anxiety attack
Image: Priscilla du Preez via Unsplash

This is the Difference Between an Anxiety Attack and a Panic Attack

The subtle nuances may help you diagnose and treat both.

Anxiety, especially right now, it’s hard not to come by. We spend our days awaiting the news of the day. Are we getting a vaccine soon? Will it work? How is testing going? When will we return to normal? There are so many anxiety-ridden questions we have to deal with on a daily basis in addition to the things we have going on in our lives. There are multiple waves of mental issues that can come about in today’s age. Because of COVID-19, there has been an increase in these. But what is the difference between having a panic attack and an anxiety attack? We here at Amodrn decided to investigate so that you know the answer. Keep reading for more.

panic attack
Image: Hailey Reed via Unsplash

What’s the Difference Between a Panic Attack and an Anxiety Attack?

So you’ve heard both terms many times before. A panic attack, an anxiety attack, what is the difference, and what are the similarities? There are both. During an anxiety attack, your body is reacting to some sort of stress that comes it’s the way. Whether or not you are expecting it, your body’s reaction is to warn you. If you hear something in the hallway when you’re expecting no one and you get scared, it’s anxiety. The same goes for when you’re on a rollercoaster and you’re about to go down a big hill. That feeling in your gut is anxiety.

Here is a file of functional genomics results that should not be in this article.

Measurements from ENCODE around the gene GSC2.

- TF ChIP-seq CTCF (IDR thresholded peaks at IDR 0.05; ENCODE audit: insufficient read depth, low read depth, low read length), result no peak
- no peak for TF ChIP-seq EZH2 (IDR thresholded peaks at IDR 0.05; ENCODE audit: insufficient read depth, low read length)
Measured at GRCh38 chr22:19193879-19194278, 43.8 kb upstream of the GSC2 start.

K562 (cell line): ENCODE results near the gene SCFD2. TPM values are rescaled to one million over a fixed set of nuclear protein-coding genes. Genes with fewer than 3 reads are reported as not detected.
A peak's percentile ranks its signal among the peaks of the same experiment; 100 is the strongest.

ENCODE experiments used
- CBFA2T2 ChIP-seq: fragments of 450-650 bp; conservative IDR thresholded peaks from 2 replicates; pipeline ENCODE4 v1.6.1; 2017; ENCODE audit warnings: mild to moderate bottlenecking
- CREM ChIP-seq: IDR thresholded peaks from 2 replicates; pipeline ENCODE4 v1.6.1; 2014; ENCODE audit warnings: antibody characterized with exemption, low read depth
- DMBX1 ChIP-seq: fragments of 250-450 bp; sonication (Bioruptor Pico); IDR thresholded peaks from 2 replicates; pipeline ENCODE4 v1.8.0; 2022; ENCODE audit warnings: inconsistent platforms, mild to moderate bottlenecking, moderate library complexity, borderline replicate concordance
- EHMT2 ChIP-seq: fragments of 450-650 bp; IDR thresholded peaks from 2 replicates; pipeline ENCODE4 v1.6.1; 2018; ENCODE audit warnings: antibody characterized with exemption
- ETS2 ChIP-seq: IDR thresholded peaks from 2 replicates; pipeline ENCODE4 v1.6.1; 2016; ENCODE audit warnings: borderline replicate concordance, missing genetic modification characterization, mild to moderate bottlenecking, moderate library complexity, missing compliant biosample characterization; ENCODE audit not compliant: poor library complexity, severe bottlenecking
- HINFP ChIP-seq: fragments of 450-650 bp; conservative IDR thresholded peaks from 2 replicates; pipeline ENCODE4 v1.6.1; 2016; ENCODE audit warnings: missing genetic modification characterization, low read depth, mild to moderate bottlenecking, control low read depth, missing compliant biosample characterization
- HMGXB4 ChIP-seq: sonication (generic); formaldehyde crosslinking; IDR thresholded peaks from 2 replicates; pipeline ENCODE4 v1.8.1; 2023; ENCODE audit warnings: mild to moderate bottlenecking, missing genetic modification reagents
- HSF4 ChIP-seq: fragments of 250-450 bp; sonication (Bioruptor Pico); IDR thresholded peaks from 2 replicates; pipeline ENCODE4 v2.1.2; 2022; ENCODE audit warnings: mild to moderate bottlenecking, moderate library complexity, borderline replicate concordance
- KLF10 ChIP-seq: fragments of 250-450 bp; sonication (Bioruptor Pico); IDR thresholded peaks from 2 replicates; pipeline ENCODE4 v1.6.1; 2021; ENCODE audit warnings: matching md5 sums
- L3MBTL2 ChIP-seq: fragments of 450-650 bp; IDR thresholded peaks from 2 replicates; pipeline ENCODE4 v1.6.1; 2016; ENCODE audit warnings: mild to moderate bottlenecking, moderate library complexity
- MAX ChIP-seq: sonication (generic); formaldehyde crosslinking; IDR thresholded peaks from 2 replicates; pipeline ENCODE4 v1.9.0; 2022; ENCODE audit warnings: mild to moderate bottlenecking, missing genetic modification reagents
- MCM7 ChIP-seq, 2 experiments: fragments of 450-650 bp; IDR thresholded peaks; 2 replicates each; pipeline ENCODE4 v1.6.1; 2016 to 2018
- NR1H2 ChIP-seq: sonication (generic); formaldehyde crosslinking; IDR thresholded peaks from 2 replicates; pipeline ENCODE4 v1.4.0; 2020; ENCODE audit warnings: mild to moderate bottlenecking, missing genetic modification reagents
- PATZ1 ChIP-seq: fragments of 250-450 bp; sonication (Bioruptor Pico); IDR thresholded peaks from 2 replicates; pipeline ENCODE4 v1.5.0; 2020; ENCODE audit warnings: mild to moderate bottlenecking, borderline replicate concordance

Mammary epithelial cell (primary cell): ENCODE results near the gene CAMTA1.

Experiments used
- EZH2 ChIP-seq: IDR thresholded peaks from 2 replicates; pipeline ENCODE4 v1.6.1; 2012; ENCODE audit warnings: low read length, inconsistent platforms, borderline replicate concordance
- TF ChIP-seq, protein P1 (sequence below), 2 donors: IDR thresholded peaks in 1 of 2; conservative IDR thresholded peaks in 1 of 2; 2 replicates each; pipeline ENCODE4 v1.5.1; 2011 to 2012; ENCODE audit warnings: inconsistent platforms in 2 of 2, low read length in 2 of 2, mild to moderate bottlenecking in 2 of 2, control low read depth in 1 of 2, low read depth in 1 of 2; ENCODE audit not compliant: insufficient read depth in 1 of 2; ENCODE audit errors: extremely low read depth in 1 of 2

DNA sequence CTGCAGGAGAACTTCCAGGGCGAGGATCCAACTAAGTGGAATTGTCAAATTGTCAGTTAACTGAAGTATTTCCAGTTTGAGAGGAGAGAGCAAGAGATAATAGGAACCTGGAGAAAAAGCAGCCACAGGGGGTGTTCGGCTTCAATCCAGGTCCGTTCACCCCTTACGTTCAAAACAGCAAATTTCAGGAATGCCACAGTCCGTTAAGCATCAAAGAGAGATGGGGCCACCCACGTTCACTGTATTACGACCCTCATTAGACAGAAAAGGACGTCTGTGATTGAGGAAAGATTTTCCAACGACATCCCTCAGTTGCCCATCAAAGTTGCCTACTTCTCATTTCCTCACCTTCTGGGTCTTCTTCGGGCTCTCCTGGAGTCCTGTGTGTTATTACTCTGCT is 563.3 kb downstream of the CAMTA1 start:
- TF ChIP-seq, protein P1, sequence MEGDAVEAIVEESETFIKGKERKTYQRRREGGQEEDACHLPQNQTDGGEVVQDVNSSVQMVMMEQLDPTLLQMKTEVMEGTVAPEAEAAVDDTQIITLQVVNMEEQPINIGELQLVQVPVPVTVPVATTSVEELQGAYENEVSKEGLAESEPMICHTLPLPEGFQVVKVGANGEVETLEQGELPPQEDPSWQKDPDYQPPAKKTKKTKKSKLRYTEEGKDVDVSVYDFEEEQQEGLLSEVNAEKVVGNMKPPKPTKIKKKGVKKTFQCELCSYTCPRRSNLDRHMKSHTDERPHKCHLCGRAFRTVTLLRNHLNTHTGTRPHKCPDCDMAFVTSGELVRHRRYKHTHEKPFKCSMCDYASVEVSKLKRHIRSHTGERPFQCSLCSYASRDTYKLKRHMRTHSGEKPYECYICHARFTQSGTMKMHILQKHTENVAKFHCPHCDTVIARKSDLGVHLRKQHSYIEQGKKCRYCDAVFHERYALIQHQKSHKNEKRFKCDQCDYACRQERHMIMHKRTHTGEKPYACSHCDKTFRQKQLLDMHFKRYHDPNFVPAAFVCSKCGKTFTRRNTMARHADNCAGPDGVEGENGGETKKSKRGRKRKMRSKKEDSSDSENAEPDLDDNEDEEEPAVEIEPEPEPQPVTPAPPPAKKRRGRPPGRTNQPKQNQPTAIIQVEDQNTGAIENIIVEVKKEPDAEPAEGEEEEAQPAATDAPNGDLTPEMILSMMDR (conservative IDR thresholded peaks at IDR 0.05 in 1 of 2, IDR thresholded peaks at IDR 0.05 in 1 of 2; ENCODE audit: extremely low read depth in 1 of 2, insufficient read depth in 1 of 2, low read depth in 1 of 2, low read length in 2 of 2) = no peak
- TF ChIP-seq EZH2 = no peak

According to ABC, with an anxiety attack, you will feel fearful, apprehensive, your heart may race, or you will feel short of breath. It is usually very short-lived. When your stress goes away, so does the attack.

With a panic attack, it’s often unexpected, unpredictable, and unprovoked. It does not happen in reaction to stress or a stressor. During a panic attack, you feel terror, fear, and apprehension. You can feel like you will pass out, lose control, have a heart attack, or even die. The symptoms of a panic attack are similar to an anxiety attack, but the list is long. The symptoms include chest pain, shortness of breath, dizziness, nausea, and more. With a panic attack, you can also start to worry and fear about having another one or the next one. This is called anticipatory anxiety.

anxiety attack
Image: Engin Akyurt via Unsplash

How to Treat Both an Anxiety Attack and a Panic Attack

To treat both an anxiety attack and a panic attack when they come on, talk to a doctor or mental health professional to find out what you can do to prevent and treat both. We recommend taking slow, deep breaths, recognizing and accepting what you are experiencing, practicing mindfulness, and using relaxation techniques to get through an episode. Read more on Healthline here. To further prevent these attacks, manage stress in your life, figure out how to stop negative thoughts, exercise often, practice yoga and meditation, eat well, limit the anxiety-inducing consumption of alcohol, drugs, and caffeine.

You should speak to your doctor or another mental health professional to find out what you can do to both prevent and treat anxiety- and panic-related symptoms. Having a treatment plan and sticking to it when an attack strikes can help you feel like you’re in control.

anxiety attack
Image: Priscilla du Preez via Unsplash


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